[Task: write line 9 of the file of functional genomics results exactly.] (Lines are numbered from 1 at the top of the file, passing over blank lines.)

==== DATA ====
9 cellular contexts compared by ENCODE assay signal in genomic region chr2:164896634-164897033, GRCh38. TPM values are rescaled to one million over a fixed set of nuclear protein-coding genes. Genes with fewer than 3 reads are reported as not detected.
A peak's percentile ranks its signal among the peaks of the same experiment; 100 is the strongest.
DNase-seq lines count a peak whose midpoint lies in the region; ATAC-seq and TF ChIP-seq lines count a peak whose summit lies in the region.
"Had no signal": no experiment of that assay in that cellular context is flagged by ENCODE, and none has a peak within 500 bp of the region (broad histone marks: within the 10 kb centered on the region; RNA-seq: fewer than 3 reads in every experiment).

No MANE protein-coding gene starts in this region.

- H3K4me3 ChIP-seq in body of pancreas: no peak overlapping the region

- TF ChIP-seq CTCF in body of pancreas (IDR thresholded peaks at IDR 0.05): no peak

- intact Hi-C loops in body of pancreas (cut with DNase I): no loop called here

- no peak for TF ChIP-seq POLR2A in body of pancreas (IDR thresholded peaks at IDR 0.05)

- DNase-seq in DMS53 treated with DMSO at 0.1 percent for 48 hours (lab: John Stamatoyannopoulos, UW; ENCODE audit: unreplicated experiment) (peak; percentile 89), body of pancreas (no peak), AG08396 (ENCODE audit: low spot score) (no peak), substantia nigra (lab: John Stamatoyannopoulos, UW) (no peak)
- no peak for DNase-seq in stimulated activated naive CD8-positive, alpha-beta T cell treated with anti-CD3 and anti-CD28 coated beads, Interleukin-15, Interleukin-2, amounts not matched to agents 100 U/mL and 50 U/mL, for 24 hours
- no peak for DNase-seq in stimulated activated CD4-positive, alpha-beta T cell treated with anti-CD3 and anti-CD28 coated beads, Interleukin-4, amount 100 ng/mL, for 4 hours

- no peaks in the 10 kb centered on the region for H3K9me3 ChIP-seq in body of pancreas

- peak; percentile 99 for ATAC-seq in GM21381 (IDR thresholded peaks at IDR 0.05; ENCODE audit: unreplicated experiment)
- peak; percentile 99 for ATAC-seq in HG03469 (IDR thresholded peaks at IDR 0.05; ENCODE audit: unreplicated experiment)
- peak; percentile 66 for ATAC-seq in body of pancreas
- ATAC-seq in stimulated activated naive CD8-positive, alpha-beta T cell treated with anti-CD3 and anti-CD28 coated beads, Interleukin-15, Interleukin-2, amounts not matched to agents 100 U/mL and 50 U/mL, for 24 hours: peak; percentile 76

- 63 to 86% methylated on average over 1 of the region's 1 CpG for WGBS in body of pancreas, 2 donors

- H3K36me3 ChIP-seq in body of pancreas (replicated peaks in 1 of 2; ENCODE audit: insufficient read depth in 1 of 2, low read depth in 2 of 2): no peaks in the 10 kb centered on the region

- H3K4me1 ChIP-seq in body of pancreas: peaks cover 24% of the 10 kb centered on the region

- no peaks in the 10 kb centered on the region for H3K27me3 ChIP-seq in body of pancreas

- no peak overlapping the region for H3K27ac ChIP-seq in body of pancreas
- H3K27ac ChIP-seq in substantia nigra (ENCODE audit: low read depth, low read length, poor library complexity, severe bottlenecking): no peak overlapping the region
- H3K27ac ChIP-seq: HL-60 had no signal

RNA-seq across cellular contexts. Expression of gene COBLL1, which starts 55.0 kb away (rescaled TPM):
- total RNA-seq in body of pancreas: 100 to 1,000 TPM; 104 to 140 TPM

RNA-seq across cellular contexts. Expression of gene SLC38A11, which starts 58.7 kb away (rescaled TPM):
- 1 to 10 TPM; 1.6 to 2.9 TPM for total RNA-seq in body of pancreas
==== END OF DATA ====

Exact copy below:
- no peak for TF ChIP-seq POLR2A in body of pancreas (IDR thresholded peaks at IDR 0.05)